New LPA process increases risk of fraud and abuse

Published: 29/09/2015

A new Lasting Power of Attorney (LPA) process was introduced in July of this year by the Office of the Public Guardian (OPG). The reason why this new process was introduced was to increase the take up of LPAs which are very low – only about 15% of people over the age of 75 have an LPA, by widening access.

An LPA is a valuable form of protection for older people. Without an LPA in place should your health suddenly deteriorate – for example with the onset of dementia or if you suffered a serious accident and you lost the capacity to make decisions and manage your affairs then no one, not even your spouse would have the automatic right to step in and take charge of your finances.

The OPG changes have further enabled people to make an LPA themselves without using a lawyer. However this has given rise to errors in completing the forms for an LPA and perhaps worse still other customer safeguards have been relaxed. Previously, two independent third parties called ‘Certificate Providers’ were required if no person was to be notified of your decision to make an LPA. The Certificate Providers role was to sign to say that the person making the LPA (the donor) , understands what the LPA is and what it will do and hasn’t been pressured into signing the form to make an LPA. It also stated the capacity in which the Certificate Provider was providing the Certificate (personally, as they have known the Donor for more than two years or professionally). Within the new forms this has been removed and so there is now no means to check whether this third party is actually qualified to sign the form to give that assurance.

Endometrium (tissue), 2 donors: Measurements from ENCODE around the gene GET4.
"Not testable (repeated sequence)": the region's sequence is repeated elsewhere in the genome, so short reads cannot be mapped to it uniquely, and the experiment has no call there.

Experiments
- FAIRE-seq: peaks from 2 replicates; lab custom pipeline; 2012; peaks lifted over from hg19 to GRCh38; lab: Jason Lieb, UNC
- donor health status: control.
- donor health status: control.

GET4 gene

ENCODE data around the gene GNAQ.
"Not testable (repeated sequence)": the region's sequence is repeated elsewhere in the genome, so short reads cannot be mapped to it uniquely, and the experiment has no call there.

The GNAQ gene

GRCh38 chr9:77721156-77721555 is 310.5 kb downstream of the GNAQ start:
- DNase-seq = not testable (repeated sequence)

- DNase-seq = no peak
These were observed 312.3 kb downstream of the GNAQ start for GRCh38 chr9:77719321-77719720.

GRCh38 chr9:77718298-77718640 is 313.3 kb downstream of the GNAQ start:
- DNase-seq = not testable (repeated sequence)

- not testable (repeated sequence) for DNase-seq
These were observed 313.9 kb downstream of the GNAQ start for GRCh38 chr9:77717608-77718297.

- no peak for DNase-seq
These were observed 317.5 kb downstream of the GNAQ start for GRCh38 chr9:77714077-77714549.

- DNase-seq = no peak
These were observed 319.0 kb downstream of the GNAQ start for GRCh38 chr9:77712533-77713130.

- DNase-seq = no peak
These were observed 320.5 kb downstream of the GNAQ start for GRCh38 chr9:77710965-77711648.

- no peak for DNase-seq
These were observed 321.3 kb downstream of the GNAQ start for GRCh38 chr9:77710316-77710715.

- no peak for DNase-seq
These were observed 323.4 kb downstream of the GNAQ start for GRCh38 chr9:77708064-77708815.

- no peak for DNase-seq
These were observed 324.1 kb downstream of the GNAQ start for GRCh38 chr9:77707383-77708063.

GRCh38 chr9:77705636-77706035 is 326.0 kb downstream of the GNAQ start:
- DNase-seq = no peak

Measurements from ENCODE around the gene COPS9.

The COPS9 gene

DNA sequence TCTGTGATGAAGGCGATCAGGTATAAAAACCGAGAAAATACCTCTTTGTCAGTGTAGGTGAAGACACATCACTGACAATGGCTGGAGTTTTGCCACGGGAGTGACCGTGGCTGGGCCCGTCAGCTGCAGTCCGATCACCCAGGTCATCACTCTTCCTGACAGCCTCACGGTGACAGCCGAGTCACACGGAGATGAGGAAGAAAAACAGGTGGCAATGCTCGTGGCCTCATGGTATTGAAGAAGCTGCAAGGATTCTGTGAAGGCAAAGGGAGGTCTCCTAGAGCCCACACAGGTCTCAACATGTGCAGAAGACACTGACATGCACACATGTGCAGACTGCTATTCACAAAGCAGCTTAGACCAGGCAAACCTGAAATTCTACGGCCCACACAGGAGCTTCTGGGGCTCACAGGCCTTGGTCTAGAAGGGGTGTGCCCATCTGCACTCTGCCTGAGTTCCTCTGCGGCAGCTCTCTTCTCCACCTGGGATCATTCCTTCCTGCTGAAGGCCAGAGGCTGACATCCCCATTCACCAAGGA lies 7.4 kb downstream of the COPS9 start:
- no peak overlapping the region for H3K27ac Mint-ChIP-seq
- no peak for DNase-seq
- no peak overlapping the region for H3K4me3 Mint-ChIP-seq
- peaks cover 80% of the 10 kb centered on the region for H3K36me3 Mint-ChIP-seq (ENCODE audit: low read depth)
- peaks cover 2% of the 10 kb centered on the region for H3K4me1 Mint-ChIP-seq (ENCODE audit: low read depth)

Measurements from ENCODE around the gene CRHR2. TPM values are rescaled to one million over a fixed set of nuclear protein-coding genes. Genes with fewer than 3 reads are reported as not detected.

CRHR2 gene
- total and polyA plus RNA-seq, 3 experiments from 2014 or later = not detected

Formerly, if you chose just one Certificate Provider then you had to notify at least one other person you were making the LPA. The person notified had the opportunity to object to you making the LPA, if for example they had any concerns about your capacity or free choice to make an LPA.

The new process has removed the need to notify third parties that an LPA has been registered, rather it is optional whether a donor notifies any person or not and so it could be argued that another layer of protection against fraud and coercion has been removed.

Head of Wills and Probate, Linda Cummins comments:

“Any measure which increases the numbers of older people who make an LPA has got to be considered carefully as an LPA is a valuable source of protection for older people and it’s concerning that so few of them make an LPA. However as Lasting Powers of Attorney can be complex and sometimes older people can be vulnerable when they make an LPA it makes sense to get legal advice and indeed lawyers can also be instrumental in ensuring that the right safeguards are in place.”

Content correct at time of publication

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